Get Relief From Tinnitus With These Tips

Woman with her eyes closed trying to get relief from tinnitus with retraining therapy.

With chronic tinnitus, it’s not the ringing in your ears that’s the real issue. The real issue is that the ringing doesn’t stop.

At first, this may be a mild noise that’s not much more than a little irritating. But after a day or a week or a month, that buzzing or ringing can become irritating, frustrating, even debilitating.

That’s why it’s critical that if you are coping with tinnitus you adhere to some tips to make life easier. When you’re lying in bed, having difficulty falling asleep because you keep hearing ringing from your right ear, having a plan is going to do you a world of good.

Your Tinnitus Can be Made Worse

Chronic tinnitus, after all, is often not a static condition. There are spikes and valleys in the manifestation of symptoms. There are times when your tinnitus is mild and virtually lost in the background. at other times, that ringing could be as hard to dismiss as a full-blown, individualized symphony.

This can be a very uncertain and frightening situation. Maybe you even experience panic attacks while driving to work because you’re concerned about your tinnitus flaring up while you’re in a meeting. That panic attack, in and of itself, can trigger the very situation you’re concerned about.

Tips For Coping With Tinnitus

You will be in a better position to prepare for and manage tinnitus the more you understand about it. And, because there’s no known cure for tinnitus, control of symptoms is vital. There’s no reason that your quality of life needs to suffer if you put in place the right treatment.

Tinnitus Retraining Therapy is One Option

Tinnitus retraining therapy (TRT) is a standard approach to tinnitus management. The sound of rain on a rooftop is a common analogy: it’s very loud and obvious when it first starts but by the end of the storm you stop focusing on it and fades into the background. It’s the same basic concept with TRT, teaching your brain to move that ringing into the background of your attention where it’s easier to dismiss.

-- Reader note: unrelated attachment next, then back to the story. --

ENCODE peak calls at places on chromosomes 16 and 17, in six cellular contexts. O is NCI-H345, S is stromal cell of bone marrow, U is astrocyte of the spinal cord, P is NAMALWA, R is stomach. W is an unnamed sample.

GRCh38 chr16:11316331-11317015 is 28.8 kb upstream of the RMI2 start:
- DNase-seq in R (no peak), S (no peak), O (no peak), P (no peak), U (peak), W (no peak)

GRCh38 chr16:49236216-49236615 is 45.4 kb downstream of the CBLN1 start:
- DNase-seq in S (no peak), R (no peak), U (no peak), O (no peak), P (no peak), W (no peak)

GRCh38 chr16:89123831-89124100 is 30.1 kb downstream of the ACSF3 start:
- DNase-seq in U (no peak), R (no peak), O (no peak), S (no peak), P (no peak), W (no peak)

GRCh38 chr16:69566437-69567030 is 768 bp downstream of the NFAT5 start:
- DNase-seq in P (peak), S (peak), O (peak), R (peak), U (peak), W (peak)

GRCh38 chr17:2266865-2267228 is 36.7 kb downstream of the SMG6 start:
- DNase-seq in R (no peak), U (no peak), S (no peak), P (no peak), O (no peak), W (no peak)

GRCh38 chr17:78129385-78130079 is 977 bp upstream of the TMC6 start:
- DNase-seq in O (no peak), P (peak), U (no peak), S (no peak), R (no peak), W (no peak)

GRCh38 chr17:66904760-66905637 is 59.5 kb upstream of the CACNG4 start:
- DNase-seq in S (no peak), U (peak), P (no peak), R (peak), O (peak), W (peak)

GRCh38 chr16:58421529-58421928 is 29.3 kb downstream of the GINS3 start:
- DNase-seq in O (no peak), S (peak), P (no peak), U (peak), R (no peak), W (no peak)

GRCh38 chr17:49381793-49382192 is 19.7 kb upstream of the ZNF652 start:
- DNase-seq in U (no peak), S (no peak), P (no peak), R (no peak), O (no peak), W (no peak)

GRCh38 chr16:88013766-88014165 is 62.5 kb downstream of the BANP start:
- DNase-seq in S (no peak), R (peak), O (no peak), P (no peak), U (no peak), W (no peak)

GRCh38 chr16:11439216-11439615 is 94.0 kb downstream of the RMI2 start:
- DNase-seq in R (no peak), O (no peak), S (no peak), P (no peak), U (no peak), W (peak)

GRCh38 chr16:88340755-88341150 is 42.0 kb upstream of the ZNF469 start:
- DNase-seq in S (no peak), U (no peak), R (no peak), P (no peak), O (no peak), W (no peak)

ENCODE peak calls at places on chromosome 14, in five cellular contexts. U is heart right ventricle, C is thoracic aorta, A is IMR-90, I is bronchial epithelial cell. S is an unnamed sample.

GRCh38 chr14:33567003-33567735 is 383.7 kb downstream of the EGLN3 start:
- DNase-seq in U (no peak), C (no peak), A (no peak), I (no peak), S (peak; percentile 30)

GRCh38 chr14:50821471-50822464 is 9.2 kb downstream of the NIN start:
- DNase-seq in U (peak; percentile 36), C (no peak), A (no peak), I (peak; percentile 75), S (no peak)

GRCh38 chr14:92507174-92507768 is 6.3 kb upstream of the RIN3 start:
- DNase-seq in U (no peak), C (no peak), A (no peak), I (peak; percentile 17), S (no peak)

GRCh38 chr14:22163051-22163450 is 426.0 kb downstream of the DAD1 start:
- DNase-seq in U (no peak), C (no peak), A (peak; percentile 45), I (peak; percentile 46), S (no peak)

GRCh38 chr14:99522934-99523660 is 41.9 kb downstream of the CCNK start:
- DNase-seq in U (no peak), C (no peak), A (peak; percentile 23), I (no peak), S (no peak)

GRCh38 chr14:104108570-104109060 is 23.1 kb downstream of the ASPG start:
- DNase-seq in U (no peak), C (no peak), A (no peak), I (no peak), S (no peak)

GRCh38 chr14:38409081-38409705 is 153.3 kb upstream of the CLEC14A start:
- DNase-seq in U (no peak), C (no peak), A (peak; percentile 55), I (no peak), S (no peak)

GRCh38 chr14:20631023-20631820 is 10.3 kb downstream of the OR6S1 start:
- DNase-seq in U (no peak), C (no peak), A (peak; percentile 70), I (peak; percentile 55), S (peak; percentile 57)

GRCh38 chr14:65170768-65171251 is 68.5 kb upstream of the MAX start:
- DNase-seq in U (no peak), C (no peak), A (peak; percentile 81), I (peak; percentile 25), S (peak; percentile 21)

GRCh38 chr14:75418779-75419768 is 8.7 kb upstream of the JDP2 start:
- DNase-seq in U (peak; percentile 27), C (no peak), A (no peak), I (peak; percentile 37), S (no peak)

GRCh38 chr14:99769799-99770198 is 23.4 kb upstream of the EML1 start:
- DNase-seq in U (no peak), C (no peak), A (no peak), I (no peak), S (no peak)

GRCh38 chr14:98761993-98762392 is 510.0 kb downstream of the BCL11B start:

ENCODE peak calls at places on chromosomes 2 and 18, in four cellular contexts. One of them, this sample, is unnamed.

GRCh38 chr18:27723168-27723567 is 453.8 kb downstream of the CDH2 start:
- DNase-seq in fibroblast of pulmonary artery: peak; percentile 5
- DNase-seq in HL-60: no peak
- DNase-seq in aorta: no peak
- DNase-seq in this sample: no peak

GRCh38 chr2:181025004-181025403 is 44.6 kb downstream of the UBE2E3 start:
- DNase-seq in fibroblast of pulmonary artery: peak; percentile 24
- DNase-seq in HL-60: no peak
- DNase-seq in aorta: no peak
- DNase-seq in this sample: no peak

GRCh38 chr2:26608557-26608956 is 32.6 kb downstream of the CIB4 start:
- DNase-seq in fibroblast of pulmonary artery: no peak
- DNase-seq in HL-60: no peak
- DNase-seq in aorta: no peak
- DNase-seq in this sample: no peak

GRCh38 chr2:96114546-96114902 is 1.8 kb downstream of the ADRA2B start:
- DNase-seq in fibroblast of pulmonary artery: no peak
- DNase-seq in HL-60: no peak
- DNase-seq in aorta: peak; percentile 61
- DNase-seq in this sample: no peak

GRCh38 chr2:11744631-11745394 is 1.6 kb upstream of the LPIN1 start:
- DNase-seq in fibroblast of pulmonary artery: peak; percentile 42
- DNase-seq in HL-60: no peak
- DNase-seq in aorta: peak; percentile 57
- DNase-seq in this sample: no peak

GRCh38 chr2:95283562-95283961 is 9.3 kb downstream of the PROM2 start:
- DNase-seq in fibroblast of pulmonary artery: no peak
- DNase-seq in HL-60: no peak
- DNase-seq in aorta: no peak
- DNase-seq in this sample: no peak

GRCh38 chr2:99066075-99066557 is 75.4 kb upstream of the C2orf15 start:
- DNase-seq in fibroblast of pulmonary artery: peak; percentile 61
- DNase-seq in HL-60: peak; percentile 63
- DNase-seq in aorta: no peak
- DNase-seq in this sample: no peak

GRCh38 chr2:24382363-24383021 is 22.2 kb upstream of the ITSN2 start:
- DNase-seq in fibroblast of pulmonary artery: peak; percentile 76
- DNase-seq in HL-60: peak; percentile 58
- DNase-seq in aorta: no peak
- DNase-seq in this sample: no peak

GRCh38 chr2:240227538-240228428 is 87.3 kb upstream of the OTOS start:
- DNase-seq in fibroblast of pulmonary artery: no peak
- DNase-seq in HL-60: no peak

Mastering this technique can take a bit of practice.

Get Your Brain Distracted

Your brain is continuously looking for the source of the sound and that’s one of the reasons why tinnitus can be so frustrating. So supplying your brain with more (and varied) stimuli to focus on can be helpful. Try these:

  • Read a book while taking a bubble bath.
  • Do some drawing or painting while playing music.
  • Bring a book to the park and listen to the birds while reading.

You get the point: engaging your brain can help you manage your tinnitus.

Alternately, many people have found that meditation helps because it concentrates your attention on something else, your breath, a mantra, and so on. Another advantage of meditation, at least for some, is that it can decrease blood pressure which is a known cause of tinnitus symptoms.

Consider a Hearing Aid For Tinnitus Management

Hearing aids that help minimize tinnitus symptoms are already being developed by a number of hearing aid companies. Hearing aids are an ideal solution because you put them in and can forget about it the entire day, you don’t need to carry around a white noise generator or constantly use an app. You can relax and let a discreet hearing aid take care of the ringing for you.

Have a Plan (And Stick to it)

Making a plan for unexpected surges can help you handle your stress-out reaction, and that can help you reduce certain tinnitus episodes (or at least keep from worsening them). Pack a bag of useful items to bring with you. Anything that can help you be prepared for a tinnitus surge, even making a list of useful exercises will be beneficial because it will keep you from panicking!

The Key is Management

Chronic tinnitus is an affliction that has no known cure. But management and treatment of tinnitus is a very real possibility. These daily tips (and more like them) can help make certain you are living with tinnitus, and not suffering from tinnitus.


The site information is for educational and informational purposes only and does not constitute medical advice. To receive personalized advice or treatment, schedule an appointment.

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